Why Should You Care About Seed Diversity? Here are 7 Reasons
Traditional seed varieties have disappeared at an alarming rate - but there's still a chance to preserve the astonishing genetic diversity that remains on the world's farms. Here's why it matters.
In the meantime, a few of grain crops have come to dominate U.S. agriculture. Corn or soybeans are now planted on more than 50 percent of our nation’s arable acreage. About 90 percent of those acres are comprised of just a handful of genetically-engineered seeds varieties. In fact, there are just 12 varieties of corn remaining at the USDA’s National Center for Genetic Resources Preservation in Fort Collins, Colorado, compared to the 307 available at the turn of the 20th century.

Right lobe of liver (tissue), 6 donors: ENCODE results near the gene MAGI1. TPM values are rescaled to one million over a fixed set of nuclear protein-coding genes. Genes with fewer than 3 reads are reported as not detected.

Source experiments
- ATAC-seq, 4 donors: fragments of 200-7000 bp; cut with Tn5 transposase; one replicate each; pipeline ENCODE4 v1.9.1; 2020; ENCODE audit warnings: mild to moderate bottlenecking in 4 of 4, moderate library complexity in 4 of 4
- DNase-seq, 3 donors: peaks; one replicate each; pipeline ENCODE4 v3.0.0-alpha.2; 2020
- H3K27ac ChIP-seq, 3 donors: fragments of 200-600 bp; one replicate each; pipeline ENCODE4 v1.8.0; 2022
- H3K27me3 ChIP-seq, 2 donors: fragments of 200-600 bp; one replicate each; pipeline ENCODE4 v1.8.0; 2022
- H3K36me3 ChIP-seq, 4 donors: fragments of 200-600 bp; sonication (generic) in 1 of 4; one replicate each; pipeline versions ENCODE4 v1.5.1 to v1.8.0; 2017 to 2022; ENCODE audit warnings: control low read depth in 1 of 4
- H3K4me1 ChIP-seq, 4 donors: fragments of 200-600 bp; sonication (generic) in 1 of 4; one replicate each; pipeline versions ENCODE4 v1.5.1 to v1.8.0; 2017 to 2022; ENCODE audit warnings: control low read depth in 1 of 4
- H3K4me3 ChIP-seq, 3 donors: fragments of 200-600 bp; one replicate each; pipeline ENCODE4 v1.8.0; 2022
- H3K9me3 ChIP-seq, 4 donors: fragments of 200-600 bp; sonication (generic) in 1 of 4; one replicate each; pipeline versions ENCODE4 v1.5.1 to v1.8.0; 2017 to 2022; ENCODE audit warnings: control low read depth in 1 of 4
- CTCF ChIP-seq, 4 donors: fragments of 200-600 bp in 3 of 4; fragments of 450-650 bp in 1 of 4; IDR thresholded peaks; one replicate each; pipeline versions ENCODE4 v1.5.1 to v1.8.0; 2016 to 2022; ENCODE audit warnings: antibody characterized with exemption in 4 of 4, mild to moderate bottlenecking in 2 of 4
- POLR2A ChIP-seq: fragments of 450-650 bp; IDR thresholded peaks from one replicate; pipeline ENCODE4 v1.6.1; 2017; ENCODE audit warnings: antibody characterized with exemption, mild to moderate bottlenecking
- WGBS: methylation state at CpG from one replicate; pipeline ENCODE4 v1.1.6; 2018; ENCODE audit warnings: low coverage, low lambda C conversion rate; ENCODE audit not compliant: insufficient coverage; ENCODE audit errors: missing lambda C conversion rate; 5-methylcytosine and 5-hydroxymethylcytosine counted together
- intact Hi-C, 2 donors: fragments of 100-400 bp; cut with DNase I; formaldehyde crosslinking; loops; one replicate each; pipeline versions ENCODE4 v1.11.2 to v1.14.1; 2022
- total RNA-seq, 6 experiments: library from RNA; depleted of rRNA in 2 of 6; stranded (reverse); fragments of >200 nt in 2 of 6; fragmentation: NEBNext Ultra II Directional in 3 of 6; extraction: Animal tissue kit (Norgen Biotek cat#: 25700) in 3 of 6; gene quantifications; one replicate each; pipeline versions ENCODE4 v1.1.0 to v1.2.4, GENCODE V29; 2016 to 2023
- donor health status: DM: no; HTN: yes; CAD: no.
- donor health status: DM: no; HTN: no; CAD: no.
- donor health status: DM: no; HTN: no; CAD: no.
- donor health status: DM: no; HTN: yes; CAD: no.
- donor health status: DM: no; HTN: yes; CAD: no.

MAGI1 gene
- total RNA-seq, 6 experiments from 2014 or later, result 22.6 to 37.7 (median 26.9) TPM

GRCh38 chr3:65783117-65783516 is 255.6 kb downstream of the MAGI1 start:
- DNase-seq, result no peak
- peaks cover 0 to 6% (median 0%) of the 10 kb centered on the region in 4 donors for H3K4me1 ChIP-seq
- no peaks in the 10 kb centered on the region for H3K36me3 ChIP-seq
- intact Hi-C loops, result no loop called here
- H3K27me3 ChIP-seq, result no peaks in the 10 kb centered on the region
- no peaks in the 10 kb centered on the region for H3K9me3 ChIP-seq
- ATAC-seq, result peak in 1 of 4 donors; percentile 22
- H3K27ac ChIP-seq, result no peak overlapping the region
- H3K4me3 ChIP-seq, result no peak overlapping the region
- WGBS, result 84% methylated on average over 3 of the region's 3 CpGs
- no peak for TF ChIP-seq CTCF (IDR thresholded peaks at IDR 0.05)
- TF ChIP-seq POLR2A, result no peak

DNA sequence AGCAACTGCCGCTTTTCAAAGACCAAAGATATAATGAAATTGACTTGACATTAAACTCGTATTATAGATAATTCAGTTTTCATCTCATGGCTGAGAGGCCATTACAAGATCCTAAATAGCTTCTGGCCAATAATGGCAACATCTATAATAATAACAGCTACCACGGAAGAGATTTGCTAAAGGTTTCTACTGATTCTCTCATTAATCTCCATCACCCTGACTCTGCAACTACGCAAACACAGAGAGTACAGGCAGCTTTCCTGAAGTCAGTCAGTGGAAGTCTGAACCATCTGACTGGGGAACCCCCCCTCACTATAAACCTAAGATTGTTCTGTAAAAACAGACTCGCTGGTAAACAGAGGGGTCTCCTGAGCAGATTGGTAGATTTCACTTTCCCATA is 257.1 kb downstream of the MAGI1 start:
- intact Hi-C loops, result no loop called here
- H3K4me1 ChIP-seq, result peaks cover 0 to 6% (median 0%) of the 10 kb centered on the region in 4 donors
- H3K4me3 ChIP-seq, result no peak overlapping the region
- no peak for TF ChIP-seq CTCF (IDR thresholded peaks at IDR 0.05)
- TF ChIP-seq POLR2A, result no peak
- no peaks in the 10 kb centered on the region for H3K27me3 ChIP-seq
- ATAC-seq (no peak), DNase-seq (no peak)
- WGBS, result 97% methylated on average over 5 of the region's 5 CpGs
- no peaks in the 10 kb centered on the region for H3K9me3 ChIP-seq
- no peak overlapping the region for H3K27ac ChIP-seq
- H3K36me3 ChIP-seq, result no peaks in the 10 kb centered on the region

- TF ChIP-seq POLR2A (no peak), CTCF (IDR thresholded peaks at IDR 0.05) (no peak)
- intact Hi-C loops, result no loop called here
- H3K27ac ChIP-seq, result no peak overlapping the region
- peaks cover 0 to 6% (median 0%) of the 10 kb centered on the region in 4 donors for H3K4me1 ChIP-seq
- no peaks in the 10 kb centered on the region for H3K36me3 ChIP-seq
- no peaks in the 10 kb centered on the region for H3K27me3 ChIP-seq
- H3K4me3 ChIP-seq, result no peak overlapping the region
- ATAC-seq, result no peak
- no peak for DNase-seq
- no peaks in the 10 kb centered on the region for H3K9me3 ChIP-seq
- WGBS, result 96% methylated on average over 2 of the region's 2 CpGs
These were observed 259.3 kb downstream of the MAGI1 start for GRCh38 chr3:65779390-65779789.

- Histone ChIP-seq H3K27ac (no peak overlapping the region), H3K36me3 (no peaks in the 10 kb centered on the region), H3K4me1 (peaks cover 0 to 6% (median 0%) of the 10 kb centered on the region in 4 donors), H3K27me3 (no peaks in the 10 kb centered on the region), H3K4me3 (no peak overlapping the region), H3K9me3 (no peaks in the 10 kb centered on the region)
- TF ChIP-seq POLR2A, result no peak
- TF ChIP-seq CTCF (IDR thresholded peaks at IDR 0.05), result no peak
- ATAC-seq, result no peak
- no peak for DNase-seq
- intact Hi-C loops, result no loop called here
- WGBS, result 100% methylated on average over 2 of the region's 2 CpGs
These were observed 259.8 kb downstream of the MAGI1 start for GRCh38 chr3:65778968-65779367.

The decline of seed diversity is a result of the relentless effort to industrialize agriculture. While this approach has in many cases improved yields, it has not been without consequences. The good news is that today, hundreds of seed and crop preservation groups across the world are working to revive lost and endangered varieties. These seed activists believe the genetic diversity of crops to be one of humanity’s greatest assets. Here’s why.
- Flavor Matters
- The Earth Is Diverse
- The Future Is Uncertain
- Staying a Step Ahead of Pests and Disease
- Extending the Harvest
- Spreading Out the Risk
- Every Seed Has a Story to Tell
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